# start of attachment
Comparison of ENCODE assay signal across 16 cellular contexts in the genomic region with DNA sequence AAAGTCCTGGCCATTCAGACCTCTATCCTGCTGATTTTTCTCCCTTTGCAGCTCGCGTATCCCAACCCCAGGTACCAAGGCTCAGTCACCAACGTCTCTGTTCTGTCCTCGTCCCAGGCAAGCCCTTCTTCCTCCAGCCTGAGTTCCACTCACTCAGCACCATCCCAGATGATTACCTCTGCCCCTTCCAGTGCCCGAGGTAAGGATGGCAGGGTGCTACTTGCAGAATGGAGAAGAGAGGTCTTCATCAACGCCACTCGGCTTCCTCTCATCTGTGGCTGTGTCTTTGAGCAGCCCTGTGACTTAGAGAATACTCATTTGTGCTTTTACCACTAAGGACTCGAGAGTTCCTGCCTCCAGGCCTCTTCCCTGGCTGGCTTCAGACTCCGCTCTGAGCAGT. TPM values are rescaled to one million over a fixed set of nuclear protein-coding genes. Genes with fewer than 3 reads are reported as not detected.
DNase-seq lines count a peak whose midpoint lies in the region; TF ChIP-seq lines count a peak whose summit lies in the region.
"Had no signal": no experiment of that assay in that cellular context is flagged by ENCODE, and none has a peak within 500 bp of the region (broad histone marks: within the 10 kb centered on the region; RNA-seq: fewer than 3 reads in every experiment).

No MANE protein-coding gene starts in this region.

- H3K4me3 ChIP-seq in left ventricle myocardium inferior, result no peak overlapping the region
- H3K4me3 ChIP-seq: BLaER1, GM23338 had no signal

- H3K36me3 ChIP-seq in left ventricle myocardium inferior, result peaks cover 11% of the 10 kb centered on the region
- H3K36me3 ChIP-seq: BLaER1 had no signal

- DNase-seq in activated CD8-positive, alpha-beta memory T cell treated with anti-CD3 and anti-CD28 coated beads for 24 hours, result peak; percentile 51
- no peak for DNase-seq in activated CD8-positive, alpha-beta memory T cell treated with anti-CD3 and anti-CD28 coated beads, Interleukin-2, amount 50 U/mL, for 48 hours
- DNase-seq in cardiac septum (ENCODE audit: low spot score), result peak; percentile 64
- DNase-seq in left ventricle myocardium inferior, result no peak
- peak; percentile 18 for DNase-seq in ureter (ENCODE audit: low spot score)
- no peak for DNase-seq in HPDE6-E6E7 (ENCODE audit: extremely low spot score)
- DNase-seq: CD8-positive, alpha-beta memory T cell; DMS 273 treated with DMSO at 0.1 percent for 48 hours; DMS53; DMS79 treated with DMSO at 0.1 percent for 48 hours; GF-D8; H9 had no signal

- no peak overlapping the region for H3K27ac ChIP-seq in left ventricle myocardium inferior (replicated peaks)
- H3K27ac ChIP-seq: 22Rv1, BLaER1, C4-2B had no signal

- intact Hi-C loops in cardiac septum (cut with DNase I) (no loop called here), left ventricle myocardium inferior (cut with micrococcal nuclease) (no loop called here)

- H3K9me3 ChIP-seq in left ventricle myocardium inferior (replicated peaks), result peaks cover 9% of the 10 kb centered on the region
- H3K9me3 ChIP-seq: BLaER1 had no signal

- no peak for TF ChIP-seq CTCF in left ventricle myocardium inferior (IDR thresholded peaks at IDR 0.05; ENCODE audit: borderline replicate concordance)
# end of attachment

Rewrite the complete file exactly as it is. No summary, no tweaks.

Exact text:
Comparison of ENCODE assay signal across 16 cellular contexts in the genomic region with DNA sequence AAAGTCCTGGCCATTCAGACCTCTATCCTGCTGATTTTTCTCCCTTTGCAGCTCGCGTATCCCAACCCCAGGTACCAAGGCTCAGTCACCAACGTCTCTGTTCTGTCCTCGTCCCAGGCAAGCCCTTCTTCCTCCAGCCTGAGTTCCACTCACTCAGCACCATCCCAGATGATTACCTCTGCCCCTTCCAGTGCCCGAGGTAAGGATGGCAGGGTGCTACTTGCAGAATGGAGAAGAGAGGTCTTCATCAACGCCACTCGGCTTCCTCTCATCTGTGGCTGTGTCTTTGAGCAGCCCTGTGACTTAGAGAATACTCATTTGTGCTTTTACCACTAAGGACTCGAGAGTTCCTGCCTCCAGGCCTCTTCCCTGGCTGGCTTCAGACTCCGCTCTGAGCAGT. TPM values are rescaled to one million over a fixed set of nuclear protein-coding genes. Genes with fewer than 3 reads are reported as not detected.
DNase-seq lines count a peak whose midpoint lies in the region; TF ChIP-seq lines count a peak whose summit lies in the region.
"Had no signal": no experiment of that assay in that cellular context is flagged by ENCODE, and none has a peak within 500 bp of the region (broad histone marks: within the 10 kb centered on the region; RNA-seq: fewer than 3 reads in every experiment).

No MANE protein-coding gene starts in this region.

- H3K4me3 ChIP-seq in left ventricle myocardium inferior, result no peak overlapping the region
- H3K4me3 ChIP-seq: BLaER1, GM23338 had no signal

- H3K36me3 ChIP-seq in left ventricle myocardium inferior, result peaks cover 11% of the 10 kb centered on the region
- H3K36me3 ChIP-seq: BLaER1 had no signal

- DNase-seq in activated CD8-positive, alpha-beta memory T cell treated with anti-CD3 and anti-CD28 coated beads for 24 hours, result peak; percentile 51
- no peak for DNase-seq in activated CD8-positive, alpha-beta memory T cell treated with anti-CD3 and anti-CD28 coated beads, Interleukin-2, amount 50 U/mL, for 48 hours
- DNase-seq in cardiac septum (ENCODE audit: low spot score), result peak; percentile 64
- DNase-seq in left ventricle myocardium inferior, result no peak
- peak; percentile 18 for DNase-seq in ureter (ENCODE audit: low spot score)
- no peak for DNase-seq in HPDE6-E6E7 (ENCODE audit: extremely low spot score)
- DNase-seq: CD8-positive, alpha-beta memory T cell; DMS 273 treated with DMSO at 0.1 percent for 48 hours; DMS53; DMS79 treated with DMSO at 0.1 percent for 48 hours; GF-D8; H9 had no signal

- no peak overlapping the region for H3K27ac ChIP-seq in left ventricle myocardium inferior (replicated peaks)
- H3K27ac ChIP-seq: 22Rv1, BLaER1, C4-2B had no signal

- intact Hi-C loops in cardiac septum (cut with DNase I) (no loop called here), left ventricle myocardium inferior (cut with micrococcal nuclease) (no loop called here)

- H3K9me3 ChIP-seq in left ventricle myocardium inferior (replicated peaks), result peaks cover 9% of the 10 kb centered on the region
- H3K9me3 ChIP-seq: BLaER1 had no signal

- no peak for TF ChIP-seq CTCF in left ventricle myocardium inferior (IDR thresholded peaks at IDR 0.05; ENCODE audit: borderline replicate concordance)